5 lessons I learned through writing - it's a marathon and not a sprint
When you first start with anything, you are inspired by the top players. You only see the tip of the iceberg - that 1% of people who have achieved success. You don't see the remaining 99% who are still in the bottom rungs and trying to get to the top.
When you join in any new field, you too are at the bottom of the pyramid. You decide to make a steep climb, but you forget you can take steps to make more sustainable and gradual progress.
When I started writing, like anyone else, I wanted major publications to accept my articles and when they didn’t, I’d be a little sad and a lot confused. I didn’t understand what I wasn’t doing right.
Today, when I go back and read some of my articles; I want to tear them apart. Yes, it’s that pathetic. But I am happy I wrote those pathetic pieces and published them. That helped in moving one step closer to my goal.
I still have a long way to go, but I now know the mistakes I made and how I can improve them over the course. If I had not written them, I wouldn’t have any articles to compare.
I am a big sucker for knowledge. I love to grasp as much information there is out there. I wanted to know everything about writing. And I did. I enrolled in writing courses, read several million blogs, and made notes on what I need to do.
The part I didn’t do was then apply those lessons in practice. I wasn’t writing as much as I should.
It’s good to be a forever student, but you got to graduate soon and start working too. When you think you have learned a few things, practice until it gets registered in your subconscious mind.
If you don’t that lesson is useless. An average person can only have around four things in mind at once, for up to 30 seconds. That means you’d forget everything you learned today unless you repeatedly remind your brain about it.
Get coached by the experts
One of my biggest regrets is that I didn’t take any courses in writing.
I was adamant about learning on my own — reading, analyzing, and experimenting.
But that takes a long time. And you may run out of motivation if you don’t see results from all that work.
Also, the experts might help you connect the missing links, which you can’t solve on your own. It takes a village to raise a child.
And think of the experts as the role models and not your competitors.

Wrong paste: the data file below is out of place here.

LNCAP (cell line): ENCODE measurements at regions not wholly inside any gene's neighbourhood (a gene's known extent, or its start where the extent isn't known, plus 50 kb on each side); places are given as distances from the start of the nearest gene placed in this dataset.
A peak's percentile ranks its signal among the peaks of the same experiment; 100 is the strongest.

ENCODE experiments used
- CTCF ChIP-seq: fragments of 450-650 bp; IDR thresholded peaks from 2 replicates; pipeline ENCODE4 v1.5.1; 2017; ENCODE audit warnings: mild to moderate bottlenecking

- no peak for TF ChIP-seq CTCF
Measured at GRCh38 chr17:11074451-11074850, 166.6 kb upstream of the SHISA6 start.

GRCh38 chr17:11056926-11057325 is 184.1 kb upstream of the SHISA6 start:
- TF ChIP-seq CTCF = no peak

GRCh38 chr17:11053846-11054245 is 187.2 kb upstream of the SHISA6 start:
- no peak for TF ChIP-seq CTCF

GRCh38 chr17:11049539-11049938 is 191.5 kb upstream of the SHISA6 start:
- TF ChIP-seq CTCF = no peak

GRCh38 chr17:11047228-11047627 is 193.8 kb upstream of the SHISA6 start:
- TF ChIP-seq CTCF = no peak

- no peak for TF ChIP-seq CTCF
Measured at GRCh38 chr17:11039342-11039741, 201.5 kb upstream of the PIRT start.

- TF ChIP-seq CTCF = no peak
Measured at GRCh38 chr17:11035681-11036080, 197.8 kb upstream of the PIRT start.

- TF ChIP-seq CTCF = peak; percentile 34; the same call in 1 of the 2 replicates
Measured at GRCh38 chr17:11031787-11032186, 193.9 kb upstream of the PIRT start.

Competing with yourself is the ultimate positive sum game — Sahil
Don’t measure yourself against instant success or failures.
When you are building a masterpiece, think long-term. Think of the end goal.
Don’t fret over short-term failures. You may get rejected. You may not have a single taker for your project. You may get paltry views.
But don’t kill your stupid dream. Think of what it would take to reach there and keep pressing towards it.
Don’t lose yourself in the process
People love authenticity. It doesn’t matter to them if you haven’t perfected your art. But what matters is that you are honest and you are comfortable in your skin.
Your confidence will resonate with others who think alike. But trust in yourself and in what you believe.
Different things work for different people - keep trying new things until you find your sweet spot.
Repeat the formula that gave you success
Don’t let your one viral piece fool you into believing you have made it. If you can’t recreate that magic consistently, your virality will be lost in no time.
Overnight success will get lost the following morning.
Don’t be after a single masterpiece. Build a habit that helps you in sustaining that success.
When my article ‘The 8–8–8’ went viral, I didn’t leverage upon the same formula. To be fair to me, I didn’t even understand what the formula was and to a certain extent, I don’t know to date — however, I do see a few mistakes I didn’t write on a similar topic often.
You need to build a web of content from the ones that stick to your audience. That will help you in gradually exploiting your potential.
If I could go back in time, I would have expanded my web on productivity more often.
It resonated with my readers and they loved the concept. So, I need to give them more of what they like — that’s how you leverage on the momentum.
These are the five lessons I learned through writing on how to achieve success. If I have to select only one out of these five, I'd suggest you start with the first one on putting your learnings to practice and repeating them each day. I am now actively practicing my craft - I am writing an article almost every day. Hope you are able to build a habit that you can sustain to create your masterpiece.